6 little-known fire hazards hidden around the home
Most of us know the basics about preventing house fires: never leave a candle unattended; always watch the stove when cooking; never smoke in bed; don't let kids play with matches.
And while cooking, candles and smoking are the biggest causes of house fires, there are a few other hazards around the home many of us might not think about.
We asked two experienced firefighters and fire safety advocates to tell us about some of the lesser-known risks around the home that could lead to devastating fires; here’s what they said.
1. Dusty dryers
Most homeowners know they need to empty their dryer’s lint trays after every load, but when was the last time you had the exhaust hose cleaned out?
A huge number of fires begin in dryers, so to reduce the risk, Toronto Fire Services District Fire Chief Peter Derrington advises taking off the hose to vacuum it out, or have a dryer vent cleaning service come once a year to clean out the vents as well as the dryer cabinet.
Also, plastic dryer vent hoses can be flammable so really should be replaced with either aluminum flexible hoses, or better yet, rigid aluminum.
2. Outdoor smoking
Smoking used to cause a lot of house fires, but even though many smokers now step outside to smoke, careless smoking is still the cause of plenty of fires.
Derrington says he’s seen fires in apartment buildings caused by people flicking their cigarettes off balconies. All it takes is a stiff breeze and that hot cigarette can blow back onto a lower balcony below and ignite something flammable.
Many fires also start in garages, where smokers often head in the winter or in bad weather, says Vaughan Fire and Rescue Deputy Fire Chief Deryn Rizzi. When smokers fail to extinguish their cigarettes properly, blazes can spread quickly.
“Garages are filled with combustible items,” she says. “Often, those fires burn through the garage, then spread into the walls and up into the attic without the homeowner inside even realizing it until it’s too late.”
And there’s the flower-pot-used-as-an-ashtray problem that many smokers might not know about.
The best way to avoid all these fires is to keep a tin can filled with sand or water for cigarette butts and ensure they’re fully cooled before dumping the cans into the garbage.
3. Chimineas and outdoor fireplaces
Just because a wood-burning chiminea, fireplace, or fire bowl is available at your local hardware store doesn’t mean it’s legal to use it.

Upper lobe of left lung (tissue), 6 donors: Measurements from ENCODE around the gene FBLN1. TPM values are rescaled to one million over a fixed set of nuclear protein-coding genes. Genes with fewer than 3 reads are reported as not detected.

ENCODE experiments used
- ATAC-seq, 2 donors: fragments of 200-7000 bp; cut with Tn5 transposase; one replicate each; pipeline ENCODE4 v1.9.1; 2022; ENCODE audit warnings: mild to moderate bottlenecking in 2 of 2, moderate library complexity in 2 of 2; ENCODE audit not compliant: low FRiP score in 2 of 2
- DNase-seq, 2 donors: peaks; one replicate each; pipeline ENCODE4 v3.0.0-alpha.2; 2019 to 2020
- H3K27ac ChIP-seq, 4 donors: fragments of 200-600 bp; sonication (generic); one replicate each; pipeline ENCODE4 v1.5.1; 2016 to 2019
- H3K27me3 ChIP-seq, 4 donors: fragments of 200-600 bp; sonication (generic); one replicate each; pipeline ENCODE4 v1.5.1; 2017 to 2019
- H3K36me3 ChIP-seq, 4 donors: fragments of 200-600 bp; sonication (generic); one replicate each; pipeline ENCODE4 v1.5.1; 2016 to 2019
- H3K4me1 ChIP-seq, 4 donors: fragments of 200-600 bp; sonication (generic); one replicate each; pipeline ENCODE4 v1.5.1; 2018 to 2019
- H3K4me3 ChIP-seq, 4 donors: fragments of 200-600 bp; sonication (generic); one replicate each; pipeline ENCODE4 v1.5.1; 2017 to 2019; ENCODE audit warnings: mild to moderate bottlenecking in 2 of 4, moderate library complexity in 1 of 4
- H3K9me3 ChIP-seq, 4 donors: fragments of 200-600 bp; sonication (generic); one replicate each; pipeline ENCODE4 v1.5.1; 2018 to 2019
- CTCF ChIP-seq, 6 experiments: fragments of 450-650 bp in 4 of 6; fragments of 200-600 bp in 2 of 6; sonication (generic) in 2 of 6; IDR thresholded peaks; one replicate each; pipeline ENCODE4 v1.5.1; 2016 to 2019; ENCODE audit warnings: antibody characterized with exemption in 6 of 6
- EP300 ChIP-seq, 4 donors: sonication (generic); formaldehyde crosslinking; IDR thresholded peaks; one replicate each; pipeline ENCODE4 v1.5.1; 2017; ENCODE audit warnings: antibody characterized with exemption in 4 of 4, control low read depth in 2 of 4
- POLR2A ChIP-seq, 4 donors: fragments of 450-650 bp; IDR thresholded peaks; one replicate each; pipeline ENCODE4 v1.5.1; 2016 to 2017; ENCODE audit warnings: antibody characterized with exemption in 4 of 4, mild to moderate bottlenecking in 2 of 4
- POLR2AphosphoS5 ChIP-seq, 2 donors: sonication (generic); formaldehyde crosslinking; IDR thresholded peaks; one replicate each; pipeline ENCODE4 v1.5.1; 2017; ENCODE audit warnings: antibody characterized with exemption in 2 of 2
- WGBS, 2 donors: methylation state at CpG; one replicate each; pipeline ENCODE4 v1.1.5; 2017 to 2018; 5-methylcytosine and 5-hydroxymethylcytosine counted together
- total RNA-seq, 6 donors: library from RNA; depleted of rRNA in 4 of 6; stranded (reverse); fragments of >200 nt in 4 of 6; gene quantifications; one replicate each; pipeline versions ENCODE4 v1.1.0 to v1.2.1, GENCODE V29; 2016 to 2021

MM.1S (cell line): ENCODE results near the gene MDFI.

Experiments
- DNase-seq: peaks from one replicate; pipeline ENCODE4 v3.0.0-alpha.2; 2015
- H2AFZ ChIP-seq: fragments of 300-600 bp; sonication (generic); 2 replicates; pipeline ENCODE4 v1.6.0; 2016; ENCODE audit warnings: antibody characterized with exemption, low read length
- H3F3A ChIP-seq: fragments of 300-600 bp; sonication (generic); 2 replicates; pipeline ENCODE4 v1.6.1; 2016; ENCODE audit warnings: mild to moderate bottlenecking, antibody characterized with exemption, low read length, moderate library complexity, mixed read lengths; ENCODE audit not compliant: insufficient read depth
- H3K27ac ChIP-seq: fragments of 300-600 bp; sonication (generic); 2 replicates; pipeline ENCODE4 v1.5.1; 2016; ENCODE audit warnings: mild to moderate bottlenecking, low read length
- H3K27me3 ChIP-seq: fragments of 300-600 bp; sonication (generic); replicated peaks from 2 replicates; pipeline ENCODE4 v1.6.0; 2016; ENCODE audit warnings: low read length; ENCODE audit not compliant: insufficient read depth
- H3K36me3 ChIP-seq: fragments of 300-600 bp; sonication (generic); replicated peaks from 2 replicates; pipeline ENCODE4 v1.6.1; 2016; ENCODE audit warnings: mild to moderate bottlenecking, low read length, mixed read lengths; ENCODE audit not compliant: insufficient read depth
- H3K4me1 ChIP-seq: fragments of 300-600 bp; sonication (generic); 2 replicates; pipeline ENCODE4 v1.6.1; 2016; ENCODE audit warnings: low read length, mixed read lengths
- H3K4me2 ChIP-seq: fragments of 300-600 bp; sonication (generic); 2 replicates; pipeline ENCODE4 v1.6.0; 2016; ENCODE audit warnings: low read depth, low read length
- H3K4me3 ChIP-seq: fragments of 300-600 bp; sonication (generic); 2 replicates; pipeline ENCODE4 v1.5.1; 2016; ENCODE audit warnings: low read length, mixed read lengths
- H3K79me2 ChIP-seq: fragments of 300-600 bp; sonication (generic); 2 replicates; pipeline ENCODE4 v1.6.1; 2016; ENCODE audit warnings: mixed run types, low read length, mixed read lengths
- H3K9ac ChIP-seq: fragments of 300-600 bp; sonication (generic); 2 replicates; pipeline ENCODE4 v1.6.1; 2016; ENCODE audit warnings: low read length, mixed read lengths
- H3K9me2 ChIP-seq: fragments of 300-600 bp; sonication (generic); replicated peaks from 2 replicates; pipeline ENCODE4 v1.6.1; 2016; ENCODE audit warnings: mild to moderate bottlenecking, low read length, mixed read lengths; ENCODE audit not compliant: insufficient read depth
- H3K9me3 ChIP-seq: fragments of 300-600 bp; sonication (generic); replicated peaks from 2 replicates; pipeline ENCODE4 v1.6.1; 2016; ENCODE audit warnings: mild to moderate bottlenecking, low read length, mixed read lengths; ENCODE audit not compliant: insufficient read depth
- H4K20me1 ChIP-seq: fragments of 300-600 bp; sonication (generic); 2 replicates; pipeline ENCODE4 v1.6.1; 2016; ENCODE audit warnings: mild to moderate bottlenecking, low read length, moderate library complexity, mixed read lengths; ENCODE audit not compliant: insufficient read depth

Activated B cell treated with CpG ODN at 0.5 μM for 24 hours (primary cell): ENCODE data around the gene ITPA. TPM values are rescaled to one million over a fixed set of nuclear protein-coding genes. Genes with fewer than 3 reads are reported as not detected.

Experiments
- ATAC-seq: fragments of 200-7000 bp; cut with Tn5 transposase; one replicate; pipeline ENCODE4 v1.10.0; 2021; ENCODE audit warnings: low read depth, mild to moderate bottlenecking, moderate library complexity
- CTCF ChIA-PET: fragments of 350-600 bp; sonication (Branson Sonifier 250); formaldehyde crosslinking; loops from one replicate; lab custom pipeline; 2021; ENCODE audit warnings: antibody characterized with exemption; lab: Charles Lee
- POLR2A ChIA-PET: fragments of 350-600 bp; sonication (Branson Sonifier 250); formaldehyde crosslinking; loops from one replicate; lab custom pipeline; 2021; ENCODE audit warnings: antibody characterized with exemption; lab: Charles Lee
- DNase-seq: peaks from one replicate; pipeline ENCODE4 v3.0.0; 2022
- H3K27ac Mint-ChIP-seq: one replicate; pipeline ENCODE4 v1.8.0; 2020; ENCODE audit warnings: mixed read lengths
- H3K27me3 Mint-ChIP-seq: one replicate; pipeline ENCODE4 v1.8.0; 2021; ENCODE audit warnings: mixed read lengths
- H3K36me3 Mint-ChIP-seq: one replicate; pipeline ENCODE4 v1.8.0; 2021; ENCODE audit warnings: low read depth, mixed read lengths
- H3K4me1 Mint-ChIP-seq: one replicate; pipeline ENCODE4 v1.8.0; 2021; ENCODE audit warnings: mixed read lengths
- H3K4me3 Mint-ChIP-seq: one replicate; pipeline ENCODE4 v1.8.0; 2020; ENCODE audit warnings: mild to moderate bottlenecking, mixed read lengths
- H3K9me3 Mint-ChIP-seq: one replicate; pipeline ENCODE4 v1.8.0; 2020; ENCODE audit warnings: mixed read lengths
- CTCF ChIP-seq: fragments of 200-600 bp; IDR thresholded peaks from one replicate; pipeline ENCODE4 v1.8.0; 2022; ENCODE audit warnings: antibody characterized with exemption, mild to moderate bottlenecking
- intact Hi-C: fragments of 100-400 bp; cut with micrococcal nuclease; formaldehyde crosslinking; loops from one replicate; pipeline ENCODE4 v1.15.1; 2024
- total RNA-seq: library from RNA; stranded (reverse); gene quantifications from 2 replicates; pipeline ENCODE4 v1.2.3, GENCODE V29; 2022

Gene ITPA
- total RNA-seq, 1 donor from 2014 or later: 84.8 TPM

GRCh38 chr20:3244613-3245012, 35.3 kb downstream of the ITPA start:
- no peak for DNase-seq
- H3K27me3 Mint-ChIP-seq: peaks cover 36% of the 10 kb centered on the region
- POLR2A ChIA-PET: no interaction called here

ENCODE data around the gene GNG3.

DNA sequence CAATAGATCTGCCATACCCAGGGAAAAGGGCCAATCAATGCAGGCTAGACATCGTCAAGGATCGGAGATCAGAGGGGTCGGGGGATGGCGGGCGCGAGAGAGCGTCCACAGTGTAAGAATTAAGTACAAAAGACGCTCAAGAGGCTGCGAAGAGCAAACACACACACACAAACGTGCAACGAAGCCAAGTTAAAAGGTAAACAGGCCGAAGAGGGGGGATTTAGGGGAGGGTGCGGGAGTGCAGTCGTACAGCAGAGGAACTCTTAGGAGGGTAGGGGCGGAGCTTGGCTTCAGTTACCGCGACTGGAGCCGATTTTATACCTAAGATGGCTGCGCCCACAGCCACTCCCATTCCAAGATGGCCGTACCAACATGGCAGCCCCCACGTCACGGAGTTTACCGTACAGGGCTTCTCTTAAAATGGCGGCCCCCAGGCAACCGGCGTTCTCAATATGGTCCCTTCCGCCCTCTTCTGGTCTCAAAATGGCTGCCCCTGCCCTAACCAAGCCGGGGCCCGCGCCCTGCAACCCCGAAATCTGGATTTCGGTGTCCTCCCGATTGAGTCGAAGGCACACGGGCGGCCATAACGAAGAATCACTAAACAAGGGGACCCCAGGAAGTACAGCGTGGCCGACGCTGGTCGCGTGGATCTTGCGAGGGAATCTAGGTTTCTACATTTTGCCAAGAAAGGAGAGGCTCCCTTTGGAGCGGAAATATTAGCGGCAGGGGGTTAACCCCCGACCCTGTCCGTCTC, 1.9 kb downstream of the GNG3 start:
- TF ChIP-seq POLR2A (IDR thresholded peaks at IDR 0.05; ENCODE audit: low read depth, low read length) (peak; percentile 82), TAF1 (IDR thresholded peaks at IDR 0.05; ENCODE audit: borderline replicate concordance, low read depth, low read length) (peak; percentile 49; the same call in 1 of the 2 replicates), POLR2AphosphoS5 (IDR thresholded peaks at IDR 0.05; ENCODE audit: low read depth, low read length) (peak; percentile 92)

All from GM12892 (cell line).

Each municipality has its own bylaws on open air wood burning, but generally speaking, most urban areas don’t allow wood burning in backyards, and neither do some suburban areas. Some towns allow fire pits for cooking purposes; others say the pits have to be at least 3 metres (10 feet) from the house and property lines; others still require special permits for wood burning.
Derrington says in cities like Toronto where houses are close together, wood-burning outdoor fireplaces are a fire hazard; but gas or propane fire pits are okay.
The bottom line is check the bylaws in your town to be sure you’re not breaking the provincial fire code when curling up by a fire.
4. Smoke alarm mistakes
Rizzi says the City of Vaughan Fire runs a program called Alarms for Life, during which firefighters go door-to-door asking homeowners if they’d like a free smoke alarm check. Most believe their alarms are fine, but her team’s inspections reveal that a full 59 per cent of homes are not in compliance with laws.
The overwhelming majority of fire deaths in Canada occur because there were no smoke alarms or because they weren’t working. Every province has its own laws but generally, at least one smoke alarm should be on every level of the home.
In Ontario, all homes also have to have carbon monoxide detectors near bedrooms — not near the furnace or the stove, but near the bedrooms.
CO detectors have a short lifespan and need to be replaced every five years.Smoke alarms last longer but should be replaced after 10 years.
Today’s newer alarms run on lithium batteries that never need replacing but it’s still a good idea to test them once a month. The same goes for alarms hardwired into a home’s electrical system: test them to ensure they all go off in sequence.
5. Massage oil
Rizzi says this may sound odd but she’s seeing a surprising number of fires at hotels and day spas that start in towels wet with massage oil. Massage oils can sometimes contain flaxseed or linseed which is notorious for spontaneous combustion if oily towels are left lying around in piles.
Other times, the towels are not cleaned properly and then either catch fire in the dryer, or combust after being pulled out of the dryer and left in hot piles.
6. BBQ dangers
There are lots of ways barbecues can be dangerous, but do you know what to do if your flame burns out? ESPN anchor Hannah Storm didn’t, and incurred serious burns when her BBQ exploded. Here’s her story: